Dozens of people have been caught and prosecuted for fly-tipping across County Durham in the past year. 

Figures show incidents of fly-tipping remain at a historically low 5,266 - but Durham County Council has toughened its stance on those caught flouting the law. 

As part of an enhanced crackdown on the crime, the local authority removed the discount for early payment of fines in July. Before the discounts ended, people caught could see their £400 fine reduced to £180 if they paid early. 

A total of 15 prosecutions have been carried out in the past year, as part of ‘proactive action against perpetrators’. 

Surveillance has also helped catch criminals, with 43 incidents captured on CCTV. The county council issued 67 fines for fly-tipping and waste carrier offences as well as seizing three vehicles. 

The new rules also apply to all environmental offences, which includes dropping litter, dog fouling. abandoning vehicles and ignoring notices to clear waste from properties.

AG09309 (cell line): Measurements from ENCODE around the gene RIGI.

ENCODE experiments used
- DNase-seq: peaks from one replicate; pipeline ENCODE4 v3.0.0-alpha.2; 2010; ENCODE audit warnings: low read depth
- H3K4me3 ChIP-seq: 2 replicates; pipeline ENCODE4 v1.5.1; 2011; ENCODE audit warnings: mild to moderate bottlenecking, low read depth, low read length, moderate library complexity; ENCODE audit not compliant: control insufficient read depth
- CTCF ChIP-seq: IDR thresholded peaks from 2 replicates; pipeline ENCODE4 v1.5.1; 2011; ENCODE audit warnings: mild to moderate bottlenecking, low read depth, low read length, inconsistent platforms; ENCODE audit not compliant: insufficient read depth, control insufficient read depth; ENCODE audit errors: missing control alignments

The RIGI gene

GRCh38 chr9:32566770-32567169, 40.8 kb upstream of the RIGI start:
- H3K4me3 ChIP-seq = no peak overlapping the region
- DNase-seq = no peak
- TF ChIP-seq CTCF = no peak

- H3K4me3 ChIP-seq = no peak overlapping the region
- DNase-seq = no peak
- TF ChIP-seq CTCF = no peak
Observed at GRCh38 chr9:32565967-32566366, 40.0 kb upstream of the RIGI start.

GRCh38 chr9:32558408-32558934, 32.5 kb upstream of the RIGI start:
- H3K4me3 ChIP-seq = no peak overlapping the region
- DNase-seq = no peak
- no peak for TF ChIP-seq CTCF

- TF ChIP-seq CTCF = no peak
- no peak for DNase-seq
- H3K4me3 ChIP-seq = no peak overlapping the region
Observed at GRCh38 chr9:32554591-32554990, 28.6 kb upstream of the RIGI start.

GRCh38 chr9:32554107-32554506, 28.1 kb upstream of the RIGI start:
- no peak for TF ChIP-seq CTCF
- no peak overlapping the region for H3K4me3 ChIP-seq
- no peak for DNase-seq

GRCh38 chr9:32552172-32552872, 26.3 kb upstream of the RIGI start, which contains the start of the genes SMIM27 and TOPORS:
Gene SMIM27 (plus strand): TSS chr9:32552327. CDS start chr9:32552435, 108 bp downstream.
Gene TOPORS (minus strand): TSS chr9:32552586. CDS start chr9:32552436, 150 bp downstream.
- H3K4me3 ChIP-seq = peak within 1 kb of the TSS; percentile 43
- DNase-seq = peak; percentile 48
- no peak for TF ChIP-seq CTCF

Following a peak in 2020/21 during the pandemic, incidents of fly-tipping have reduced and are lower than the previous two periods. 

Other action taken by the council to tackle fly-tipping includes regular ‘stop and check’ operations being carried out alongside partners to check waste carriers are licensed. CCTV cameras are installed in areas which are known to have issues with fly-tipping and each time rubbish is dumped, officers look for evidence of who the waste belongs to.

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Cllr Mark Wilkes, cabinet member for neighbourhoods and climate change, has previously urged residents to lawfully dispose of their waste. 

He said: “Fly-tipping will not be tolerated in County Durham and we are pleased to see that levels have significantly reduced as we continue to tackle the issue. This is an issue that our communities raise. 

“It is important to them and to us and we hope this highlights our commitment to taking action against anyone who is found to have dumped waste and to using both enforcement and education to reduce levels even further.”